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# LETREC + CALL/CC = SET! even in a limited setting

```The following function, which I mailed out to this last last February, was
intended to demonstrate how CALL-WITH-CURRENT-CONTINUATION could be used to
expose the SET! hidden in the definition of LETREC:

(define (make-cell)
(call-with-current-continuation
(lambda (return-from-make-cell)
(letrec ((state
(call-with-current-continuation
(lambda (return-new-state)
(return-from-make-cell
(lambda (op)
(case op
((set)
(lambda (value)
(call-with-current-continuation
(lambda (return-from-access)
(return-new-state
(list value return-from-access))))))
((get) (car state)))))))))
((cadr state) 'done)))))

Here is another way to do it that has an additional interesting property:

(define (make-cell initial-value)
(letrec ((state (call-with-current-continuation
(lambda (return-new-state)
(list initial-value return-new-state #F)))))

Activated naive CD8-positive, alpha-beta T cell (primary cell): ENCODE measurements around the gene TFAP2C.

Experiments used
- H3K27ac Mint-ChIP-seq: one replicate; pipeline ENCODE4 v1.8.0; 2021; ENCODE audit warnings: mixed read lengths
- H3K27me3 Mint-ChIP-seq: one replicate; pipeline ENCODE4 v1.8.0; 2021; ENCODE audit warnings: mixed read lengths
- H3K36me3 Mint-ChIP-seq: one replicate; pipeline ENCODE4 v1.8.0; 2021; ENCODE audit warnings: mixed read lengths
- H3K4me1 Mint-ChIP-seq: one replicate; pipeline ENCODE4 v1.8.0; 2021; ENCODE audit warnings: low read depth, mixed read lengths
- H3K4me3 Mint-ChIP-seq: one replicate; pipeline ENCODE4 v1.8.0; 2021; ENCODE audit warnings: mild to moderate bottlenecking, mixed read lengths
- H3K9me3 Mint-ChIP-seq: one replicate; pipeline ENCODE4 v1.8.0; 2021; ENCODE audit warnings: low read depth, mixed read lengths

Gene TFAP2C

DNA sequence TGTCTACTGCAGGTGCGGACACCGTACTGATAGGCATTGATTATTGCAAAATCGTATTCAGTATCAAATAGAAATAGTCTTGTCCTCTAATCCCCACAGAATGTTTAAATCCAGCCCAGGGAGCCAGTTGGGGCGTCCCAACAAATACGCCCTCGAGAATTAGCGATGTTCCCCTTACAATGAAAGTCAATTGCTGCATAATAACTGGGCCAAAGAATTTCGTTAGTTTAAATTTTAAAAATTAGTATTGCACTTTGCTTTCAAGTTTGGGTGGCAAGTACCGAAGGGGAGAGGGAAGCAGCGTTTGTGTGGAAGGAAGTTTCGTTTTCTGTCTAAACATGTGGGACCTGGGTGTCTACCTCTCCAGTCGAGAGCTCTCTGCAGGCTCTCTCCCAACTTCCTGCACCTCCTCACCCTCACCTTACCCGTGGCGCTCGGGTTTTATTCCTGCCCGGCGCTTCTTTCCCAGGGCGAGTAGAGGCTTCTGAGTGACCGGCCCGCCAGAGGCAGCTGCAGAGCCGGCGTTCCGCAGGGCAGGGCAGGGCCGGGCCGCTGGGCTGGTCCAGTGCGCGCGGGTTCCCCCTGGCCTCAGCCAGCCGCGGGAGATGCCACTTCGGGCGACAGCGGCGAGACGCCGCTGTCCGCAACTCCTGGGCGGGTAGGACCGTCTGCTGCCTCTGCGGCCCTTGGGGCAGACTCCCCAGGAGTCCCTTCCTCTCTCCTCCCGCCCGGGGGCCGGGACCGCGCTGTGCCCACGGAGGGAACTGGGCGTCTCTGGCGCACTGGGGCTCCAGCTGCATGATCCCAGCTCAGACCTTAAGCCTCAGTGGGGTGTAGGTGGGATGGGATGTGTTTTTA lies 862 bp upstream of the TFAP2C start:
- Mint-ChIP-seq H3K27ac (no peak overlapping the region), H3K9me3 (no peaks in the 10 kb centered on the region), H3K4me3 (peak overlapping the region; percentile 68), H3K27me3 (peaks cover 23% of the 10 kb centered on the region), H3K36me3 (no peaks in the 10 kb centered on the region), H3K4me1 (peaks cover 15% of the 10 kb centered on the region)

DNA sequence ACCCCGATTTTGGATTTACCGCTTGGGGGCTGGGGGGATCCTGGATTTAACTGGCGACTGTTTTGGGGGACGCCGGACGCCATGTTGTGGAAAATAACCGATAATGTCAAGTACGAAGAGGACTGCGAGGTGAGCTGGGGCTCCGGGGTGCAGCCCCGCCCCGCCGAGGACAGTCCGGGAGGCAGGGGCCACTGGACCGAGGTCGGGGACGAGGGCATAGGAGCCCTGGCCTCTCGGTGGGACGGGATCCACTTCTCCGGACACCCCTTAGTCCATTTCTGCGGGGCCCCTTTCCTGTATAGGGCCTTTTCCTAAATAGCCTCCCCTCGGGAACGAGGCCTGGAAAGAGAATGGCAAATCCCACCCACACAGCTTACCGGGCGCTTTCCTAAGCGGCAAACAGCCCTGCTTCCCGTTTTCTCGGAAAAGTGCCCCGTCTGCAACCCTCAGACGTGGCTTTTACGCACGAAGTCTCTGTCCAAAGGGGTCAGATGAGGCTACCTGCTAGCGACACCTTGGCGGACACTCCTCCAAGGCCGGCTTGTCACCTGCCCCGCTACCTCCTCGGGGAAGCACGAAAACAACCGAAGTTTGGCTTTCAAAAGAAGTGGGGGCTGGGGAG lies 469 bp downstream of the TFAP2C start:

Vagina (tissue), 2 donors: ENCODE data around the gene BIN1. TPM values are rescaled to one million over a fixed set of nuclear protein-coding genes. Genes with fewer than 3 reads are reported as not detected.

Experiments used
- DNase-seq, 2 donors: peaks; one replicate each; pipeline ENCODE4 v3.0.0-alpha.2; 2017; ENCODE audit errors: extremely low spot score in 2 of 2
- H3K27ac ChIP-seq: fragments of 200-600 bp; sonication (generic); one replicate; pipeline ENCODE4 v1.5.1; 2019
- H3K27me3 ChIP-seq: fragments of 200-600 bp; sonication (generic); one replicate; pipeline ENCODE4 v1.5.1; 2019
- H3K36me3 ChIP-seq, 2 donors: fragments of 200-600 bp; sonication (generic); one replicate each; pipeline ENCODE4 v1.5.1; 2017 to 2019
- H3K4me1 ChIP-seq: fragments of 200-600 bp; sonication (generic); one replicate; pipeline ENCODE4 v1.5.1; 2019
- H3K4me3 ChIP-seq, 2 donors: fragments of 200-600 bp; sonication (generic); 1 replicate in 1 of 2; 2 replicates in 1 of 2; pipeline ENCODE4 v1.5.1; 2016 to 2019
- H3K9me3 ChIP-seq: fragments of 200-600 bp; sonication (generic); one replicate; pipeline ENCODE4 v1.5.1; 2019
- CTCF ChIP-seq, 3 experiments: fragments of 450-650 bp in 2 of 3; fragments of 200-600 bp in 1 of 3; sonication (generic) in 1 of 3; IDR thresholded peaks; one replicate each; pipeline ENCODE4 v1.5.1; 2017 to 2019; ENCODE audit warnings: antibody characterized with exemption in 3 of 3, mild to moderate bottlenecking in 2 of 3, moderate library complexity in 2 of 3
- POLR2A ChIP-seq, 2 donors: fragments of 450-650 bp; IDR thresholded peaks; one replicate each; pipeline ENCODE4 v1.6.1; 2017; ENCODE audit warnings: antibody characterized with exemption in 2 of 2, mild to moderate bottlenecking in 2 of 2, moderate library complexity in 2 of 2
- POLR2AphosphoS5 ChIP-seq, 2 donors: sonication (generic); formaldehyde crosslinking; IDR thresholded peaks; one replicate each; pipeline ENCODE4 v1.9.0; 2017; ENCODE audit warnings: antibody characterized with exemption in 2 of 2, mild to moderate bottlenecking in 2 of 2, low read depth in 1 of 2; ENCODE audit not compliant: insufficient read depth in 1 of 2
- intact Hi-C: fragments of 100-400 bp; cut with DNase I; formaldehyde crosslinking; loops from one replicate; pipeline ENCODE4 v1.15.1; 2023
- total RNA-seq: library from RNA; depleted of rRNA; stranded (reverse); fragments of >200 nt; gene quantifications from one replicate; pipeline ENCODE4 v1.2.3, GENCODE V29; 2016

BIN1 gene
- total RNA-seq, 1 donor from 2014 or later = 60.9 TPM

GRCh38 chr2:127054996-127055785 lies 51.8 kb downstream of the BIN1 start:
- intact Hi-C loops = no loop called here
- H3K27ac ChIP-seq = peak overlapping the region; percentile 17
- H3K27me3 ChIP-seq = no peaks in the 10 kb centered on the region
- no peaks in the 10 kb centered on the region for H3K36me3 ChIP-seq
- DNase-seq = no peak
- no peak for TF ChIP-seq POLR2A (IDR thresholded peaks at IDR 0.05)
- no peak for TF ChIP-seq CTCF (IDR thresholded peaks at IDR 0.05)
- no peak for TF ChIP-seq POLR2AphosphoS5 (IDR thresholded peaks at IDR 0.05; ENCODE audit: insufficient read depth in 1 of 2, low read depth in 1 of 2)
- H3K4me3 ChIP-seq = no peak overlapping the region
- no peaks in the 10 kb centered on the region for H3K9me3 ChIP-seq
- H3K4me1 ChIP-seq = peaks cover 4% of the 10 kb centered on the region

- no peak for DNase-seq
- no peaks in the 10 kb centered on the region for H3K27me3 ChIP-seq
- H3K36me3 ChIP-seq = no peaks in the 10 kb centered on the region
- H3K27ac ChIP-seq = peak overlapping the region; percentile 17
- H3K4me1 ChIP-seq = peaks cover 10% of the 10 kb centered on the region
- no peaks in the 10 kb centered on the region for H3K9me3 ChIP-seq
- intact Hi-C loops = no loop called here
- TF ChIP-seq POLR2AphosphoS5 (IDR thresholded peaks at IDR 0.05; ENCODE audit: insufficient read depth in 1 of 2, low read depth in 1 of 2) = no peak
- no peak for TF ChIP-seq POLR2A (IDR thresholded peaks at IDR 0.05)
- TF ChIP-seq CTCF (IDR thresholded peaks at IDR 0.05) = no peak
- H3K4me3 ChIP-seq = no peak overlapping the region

(if (caddr state)
((caddr state) 'done)
(lambda (op)
(case op
((get) (car state))
((set)
(lambda (new-value)
(call-with-current-continuation
(lambda (return-from-set)
((cadr state)
(list new-value (cadr state) return-from-set)))))))))))

Notice that the variable STATE does not occur anywhere in the right hand
side of its own definition in the LETREC.  Thus you might think that you
could optimize this into an instance of LET.  But that optimization would
be incorrect (assuming that the expansion of LETREC given in R^3RS really
-is- its definition), because then this code will stop producing
side-effectable cells.

A simpler case of this peculiarity of LETREC:

(define (test)
(letrec ((x (call-with-current-continuation
(lambda (c)
(list #T c)))))
(if (car x)
((cadr x) (list #F (lambda () x)))
(eq? x ((cadr x))))))

(TEST) should return #T.  If you replace the LETREC with LET (you might be
tempted because X does not appear anywhere in the right hand side of the
definition!), then (TEST) will return #F.

I wonder if any real compilers make this mistaken optimization?
```